Xiaomi case reflects need for China to reform markets
With its Hong Kong IPO nearing, the smartphone maker has postponed plans to issue China depositary receipts that aim to lure Chinese tech giants back home
Hong Kong investors are waiting with bated breath for the mega initial public offering of Chinese smartphone maker Xiaomi. Their mainland counterparts, however, have been disappointed.
This is because the Beijing-based tech giant has postponed its application for an offering of China depositary receipts (CDRs), a type of equity proxy that allows investors to trade stocks listed on foreign stock exchanges and are modelled on the US versions.
Xiaomi said it would refile an application after its IPO.
Besides disappointing mainland investors, it will also have implications for regulators in China.
One reason for the delay is that Xiaomi and the China Securities Regulatory Commission couldn’t agree on the valuation of its CDRs. The thinking is that a successful IPO in Hong Kong will offer a clearer picture of how much the company is worth.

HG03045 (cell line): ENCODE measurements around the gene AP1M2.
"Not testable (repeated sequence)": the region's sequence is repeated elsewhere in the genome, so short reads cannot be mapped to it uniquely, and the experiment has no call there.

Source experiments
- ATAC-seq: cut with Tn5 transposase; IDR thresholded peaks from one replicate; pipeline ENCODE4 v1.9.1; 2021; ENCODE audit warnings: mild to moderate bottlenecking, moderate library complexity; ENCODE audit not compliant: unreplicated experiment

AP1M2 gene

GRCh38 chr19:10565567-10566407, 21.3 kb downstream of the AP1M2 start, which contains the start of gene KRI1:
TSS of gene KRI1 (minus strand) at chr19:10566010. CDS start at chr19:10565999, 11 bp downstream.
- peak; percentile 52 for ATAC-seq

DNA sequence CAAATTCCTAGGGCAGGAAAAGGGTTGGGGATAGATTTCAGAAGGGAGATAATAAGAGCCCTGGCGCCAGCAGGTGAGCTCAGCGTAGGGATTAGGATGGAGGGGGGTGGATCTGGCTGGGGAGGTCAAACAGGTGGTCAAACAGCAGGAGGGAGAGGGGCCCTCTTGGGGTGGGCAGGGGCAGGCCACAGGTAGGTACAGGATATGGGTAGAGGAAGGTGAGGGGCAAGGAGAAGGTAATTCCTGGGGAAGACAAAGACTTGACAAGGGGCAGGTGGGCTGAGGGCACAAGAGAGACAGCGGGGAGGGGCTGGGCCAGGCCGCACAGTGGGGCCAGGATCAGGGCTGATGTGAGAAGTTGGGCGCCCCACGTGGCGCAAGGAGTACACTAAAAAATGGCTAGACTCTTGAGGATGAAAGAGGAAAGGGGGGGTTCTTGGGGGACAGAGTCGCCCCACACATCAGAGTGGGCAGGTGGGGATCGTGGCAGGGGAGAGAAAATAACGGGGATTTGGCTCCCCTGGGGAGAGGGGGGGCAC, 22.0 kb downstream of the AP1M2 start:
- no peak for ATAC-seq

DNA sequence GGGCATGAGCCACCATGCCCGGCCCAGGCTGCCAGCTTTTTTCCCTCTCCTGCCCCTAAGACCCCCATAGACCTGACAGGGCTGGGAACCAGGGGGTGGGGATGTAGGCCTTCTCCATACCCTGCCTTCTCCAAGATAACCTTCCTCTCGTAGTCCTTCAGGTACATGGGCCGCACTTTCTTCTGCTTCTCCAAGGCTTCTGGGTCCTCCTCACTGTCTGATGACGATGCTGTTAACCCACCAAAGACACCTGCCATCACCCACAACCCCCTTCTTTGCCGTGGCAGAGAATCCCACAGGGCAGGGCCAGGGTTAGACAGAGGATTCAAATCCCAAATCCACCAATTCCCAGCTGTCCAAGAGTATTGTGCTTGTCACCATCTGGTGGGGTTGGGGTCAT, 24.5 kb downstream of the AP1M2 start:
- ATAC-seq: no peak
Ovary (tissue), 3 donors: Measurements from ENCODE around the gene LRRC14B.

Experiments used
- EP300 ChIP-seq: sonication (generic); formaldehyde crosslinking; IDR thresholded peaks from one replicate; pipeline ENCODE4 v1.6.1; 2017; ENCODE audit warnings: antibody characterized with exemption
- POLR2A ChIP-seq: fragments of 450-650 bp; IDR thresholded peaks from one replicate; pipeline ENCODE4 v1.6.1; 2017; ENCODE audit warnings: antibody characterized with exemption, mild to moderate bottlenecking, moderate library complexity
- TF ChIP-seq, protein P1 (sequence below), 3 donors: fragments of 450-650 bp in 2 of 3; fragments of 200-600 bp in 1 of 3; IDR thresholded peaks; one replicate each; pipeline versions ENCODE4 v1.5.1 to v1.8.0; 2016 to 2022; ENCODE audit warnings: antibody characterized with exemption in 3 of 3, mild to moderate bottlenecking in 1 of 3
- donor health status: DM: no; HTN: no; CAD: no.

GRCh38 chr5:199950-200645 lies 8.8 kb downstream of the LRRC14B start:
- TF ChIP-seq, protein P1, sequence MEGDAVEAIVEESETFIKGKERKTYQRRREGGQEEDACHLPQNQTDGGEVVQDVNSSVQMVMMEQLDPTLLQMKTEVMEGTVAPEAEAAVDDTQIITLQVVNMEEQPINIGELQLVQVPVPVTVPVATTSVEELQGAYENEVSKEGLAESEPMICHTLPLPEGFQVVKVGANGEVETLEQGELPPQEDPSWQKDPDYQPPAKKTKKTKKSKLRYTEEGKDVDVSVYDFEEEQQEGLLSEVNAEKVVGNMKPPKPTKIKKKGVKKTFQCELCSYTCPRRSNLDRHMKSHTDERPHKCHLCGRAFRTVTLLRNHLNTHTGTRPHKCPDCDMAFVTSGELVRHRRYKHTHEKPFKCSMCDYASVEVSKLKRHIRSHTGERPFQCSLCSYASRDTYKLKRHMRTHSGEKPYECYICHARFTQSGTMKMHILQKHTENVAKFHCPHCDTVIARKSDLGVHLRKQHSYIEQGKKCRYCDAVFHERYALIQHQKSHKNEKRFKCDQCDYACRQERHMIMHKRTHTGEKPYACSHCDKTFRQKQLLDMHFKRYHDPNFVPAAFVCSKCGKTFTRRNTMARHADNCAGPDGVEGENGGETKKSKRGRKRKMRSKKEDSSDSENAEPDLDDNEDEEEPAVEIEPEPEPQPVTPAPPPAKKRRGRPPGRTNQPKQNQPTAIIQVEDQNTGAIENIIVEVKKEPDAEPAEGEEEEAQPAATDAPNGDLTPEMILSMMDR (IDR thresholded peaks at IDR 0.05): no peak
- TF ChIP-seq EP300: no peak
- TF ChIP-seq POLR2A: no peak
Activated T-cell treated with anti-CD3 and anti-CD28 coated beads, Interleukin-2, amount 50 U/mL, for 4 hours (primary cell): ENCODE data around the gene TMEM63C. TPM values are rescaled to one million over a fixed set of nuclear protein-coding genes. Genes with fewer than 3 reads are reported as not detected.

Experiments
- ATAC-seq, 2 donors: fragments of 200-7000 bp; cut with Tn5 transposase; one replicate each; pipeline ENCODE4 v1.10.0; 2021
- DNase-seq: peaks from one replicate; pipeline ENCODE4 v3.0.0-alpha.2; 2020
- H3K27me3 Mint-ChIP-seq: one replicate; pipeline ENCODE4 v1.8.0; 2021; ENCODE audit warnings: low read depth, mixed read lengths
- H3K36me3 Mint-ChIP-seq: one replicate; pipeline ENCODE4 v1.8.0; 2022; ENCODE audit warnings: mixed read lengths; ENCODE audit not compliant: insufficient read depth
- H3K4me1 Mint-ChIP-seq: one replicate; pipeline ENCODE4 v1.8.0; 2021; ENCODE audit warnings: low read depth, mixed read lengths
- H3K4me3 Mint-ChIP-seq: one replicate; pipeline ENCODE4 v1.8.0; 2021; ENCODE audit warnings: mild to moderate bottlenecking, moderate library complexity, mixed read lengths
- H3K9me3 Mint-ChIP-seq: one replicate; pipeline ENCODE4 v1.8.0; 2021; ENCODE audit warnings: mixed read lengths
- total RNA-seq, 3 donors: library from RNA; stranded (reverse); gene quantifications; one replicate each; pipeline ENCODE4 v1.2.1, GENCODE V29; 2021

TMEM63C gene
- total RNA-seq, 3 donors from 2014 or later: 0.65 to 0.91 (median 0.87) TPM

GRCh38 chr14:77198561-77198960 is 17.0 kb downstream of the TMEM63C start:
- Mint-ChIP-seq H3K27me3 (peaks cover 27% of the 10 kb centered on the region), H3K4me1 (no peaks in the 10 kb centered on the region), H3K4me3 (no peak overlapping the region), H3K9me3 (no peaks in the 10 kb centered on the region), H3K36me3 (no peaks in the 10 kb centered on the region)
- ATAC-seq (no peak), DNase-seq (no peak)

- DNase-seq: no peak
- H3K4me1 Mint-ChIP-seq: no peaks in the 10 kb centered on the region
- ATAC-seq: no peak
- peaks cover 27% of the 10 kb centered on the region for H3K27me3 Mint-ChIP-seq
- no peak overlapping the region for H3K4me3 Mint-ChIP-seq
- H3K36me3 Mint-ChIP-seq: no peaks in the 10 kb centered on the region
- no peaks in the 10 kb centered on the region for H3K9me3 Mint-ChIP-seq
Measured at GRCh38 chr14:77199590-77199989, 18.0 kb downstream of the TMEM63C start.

Regulators have also reportedly asked Xiaomi about its business model, financial conditions, user figures in its internet business, and future profitability.
Thanks mostly to a looming trade war between China and the United States, the domestic A-share market has suffered a downturn. Xiaomi probably doesn’t want to enter a volatile market at this time and see its CDRs dragged down, and vice versa.
Ironically, Xiaomi’s latest valuation of its Hong Kong IPO is being affected by its CDR postponement. Previously, it was aiming to raise as much as US$10 billion, splitting the shares between Hong Kong and Shanghai.
Now, sources say that plan is to issue about 2.18 billion shares in Hong Kong, scheduled for July 9, at a range of HK$17 to HK$22 per share. This adds up to US$6.1 billion or HK$48 billion.
Xiaomi filed an application for listing in Hong Kong last month. Its mega flotation is the largest in the city since Postal Savings Bank of China raised US$7.4 billion in 2016.
E-commerce giant Alibaba, which listed in New York, raised US$25 billion in the world’s biggest IPO in 2014. Alibaba owns the South China Morning Post.
For the mainland, CDRs are a new tool of reform that may help further open its capital markets, offer more choices for investors and attract more innovative companies back to list there.
Chinese regulators are used to limiting risks, but they will also need to be open-minded with CDRs as part of Beijing’s efforts to lure those foreign-listed Chinese tech giants home.
To an extent, Xiaomi’s case reflects the current struggle between reform and the old way of regulation.
But Beijing knows reform is needed. Instead of focusing on capital restrictions within the existing regulatory framework, there needs to be a new mindset to open up markets, attract tech companies and look after the interests of retail investors.